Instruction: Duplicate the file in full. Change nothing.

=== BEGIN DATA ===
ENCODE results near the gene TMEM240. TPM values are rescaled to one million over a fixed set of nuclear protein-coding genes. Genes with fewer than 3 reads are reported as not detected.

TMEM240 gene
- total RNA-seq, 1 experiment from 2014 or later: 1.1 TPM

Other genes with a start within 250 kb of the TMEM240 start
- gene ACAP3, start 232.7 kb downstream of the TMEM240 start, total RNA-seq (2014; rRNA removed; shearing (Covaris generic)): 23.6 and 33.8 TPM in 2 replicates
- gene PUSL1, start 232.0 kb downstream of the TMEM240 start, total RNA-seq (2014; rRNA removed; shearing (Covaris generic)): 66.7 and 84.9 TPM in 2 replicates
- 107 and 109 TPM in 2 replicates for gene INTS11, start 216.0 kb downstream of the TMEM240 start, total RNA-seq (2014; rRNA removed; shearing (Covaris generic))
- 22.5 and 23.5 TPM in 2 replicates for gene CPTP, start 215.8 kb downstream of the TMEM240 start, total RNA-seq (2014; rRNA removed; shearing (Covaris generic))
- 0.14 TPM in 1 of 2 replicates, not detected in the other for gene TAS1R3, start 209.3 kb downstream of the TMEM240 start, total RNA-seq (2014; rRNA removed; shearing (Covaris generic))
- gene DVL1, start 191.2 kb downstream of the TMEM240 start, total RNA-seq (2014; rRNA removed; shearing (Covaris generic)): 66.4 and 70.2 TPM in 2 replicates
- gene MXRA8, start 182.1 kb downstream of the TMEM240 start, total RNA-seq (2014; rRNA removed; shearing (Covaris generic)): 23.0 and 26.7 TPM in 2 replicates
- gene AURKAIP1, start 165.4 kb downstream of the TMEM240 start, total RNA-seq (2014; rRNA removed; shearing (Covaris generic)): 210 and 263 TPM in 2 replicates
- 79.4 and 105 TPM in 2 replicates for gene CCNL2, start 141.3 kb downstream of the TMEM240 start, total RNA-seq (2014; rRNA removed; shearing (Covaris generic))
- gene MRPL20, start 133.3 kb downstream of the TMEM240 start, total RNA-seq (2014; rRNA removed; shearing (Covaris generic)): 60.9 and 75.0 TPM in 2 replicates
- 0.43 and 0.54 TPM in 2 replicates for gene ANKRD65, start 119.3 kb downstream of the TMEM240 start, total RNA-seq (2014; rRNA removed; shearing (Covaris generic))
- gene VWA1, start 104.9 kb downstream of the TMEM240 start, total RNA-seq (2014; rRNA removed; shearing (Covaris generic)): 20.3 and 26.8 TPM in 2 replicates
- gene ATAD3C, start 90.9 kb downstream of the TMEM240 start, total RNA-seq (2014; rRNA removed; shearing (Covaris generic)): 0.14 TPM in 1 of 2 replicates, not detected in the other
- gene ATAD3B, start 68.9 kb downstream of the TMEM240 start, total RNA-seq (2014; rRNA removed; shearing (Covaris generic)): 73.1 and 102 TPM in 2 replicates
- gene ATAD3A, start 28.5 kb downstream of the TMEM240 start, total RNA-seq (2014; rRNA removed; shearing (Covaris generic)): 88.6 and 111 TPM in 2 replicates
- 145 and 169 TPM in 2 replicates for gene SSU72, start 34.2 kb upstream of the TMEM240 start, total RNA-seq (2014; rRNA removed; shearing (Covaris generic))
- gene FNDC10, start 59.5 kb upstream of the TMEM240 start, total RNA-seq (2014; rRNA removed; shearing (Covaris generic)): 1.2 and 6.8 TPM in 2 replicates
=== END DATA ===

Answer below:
ENCODE results near the gene TMEM240. TPM values are rescaled to one million over a fixed set of nuclear protein-coding genes. Genes with fewer than 3 reads are reported as not detected.

TMEM240 gene
- total RNA-seq, 1 experiment from 2014 or later: 1.1 TPM

Other genes with a start within 250 kb of the TMEM240 start
- gene ACAP3, start 232.7 kb downstream of the TMEM240 start, total RNA-seq (2014; rRNA removed; shearing (Covaris generic)): 23.6 and 33.8 TPM in 2 replicates
- gene PUSL1, start 232.0 kb downstream of the TMEM240 start, total RNA-seq (2014; rRNA removed; shearing (Covaris generic)): 66.7 and 84.9 TPM in 2 replicates
- 107 and 109 TPM in 2 replicates for gene INTS11, start 216.0 kb downstream of the TMEM240 start, total RNA-seq (2014; rRNA removed; shearing (Covaris generic))
- 22.5 and 23.5 TPM in 2 replicates for gene CPTP, start 215.8 kb downstream of the TMEM240 start, total RNA-seq (2014; rRNA removed; shearing (Covaris generic))
- 0.14 TPM in 1 of 2 replicates, not detected in the other for gene TAS1R3, start 209.3 kb downstream of the TMEM240 start, total RNA-seq (2014; rRNA removed; shearing (Covaris generic))
- gene DVL1, start 191.2 kb downstream of the TMEM240 start, total RNA-seq (2014; rRNA removed; shearing (Covaris generic)): 66.4 and 70.2 TPM in 2 replicates
- gene MXRA8, start 182.1 kb downstream of the TMEM240 start, total RNA-seq (2014; rRNA removed; shearing (Covaris generic)): 23.0 and 26.7 TPM in 2 replicates
- gene AURKAIP1, start 165.4 kb downstream of the TMEM240 start, total RNA-seq (2014; rRNA removed; shearing (Covaris generic)): 210 and 263 TPM in 2 replicates
- 79.4 and 105 TPM in 2 replicates for gene CCNL2, start 141.3 kb downstream of the TMEM240 start, total RNA-seq (2014; rRNA removed; shearing (Covaris generic))
- gene MRPL20, start 133.3 kb downstream of the TMEM240 start, total RNA-seq (2014; rRNA removed; shearing (Covaris generic)): 60.9 and 75.0 TPM in 2 replicates
- 0.43 and 0.54 TPM in 2 replicates for gene ANKRD65, start 119.3 kb downstream of the TMEM240 start, total RNA-seq (2014; rRNA removed; shearing (Covaris generic))
- gene VWA1, start 104.9 kb downstream of the TMEM240 start, total RNA-seq (2014; rRNA removed; shearing (Covaris generic)): 20.3 and 26.8 TPM in 2 replicates
- gene ATAD3C, start 90.9 kb downstream of the TMEM240 start, total RNA-seq (2014; rRNA removed; shearing (Covaris generic)): 0.14 TPM in 1 of 2 replicates, not detected in the other
- gene ATAD3B, start 68.9 kb downstream of the TMEM240 start, total RNA-seq (2014; rRNA removed; shearing (Covaris generic)): 73.1 and 102 TPM in 2 replicates
- gene ATAD3A, start 28.5 kb downstream of the TMEM240 start, total RNA-seq (2014; rRNA removed; shearing (Covaris generic)): 88.6 and 111 TPM in 2 replicates
- 145 and 169 TPM in 2 replicates for gene SSU72, start 34.2 kb upstream of the TMEM240 start, total RNA-seq (2014; rRNA removed; shearing (Covaris generic))
- gene FNDC10, start 59.5 kb upstream of the TMEM240 start, total RNA-seq (2014; rRNA removed; shearing (Covaris generic)): 1.2 and 6.8 TPM in 2 replicates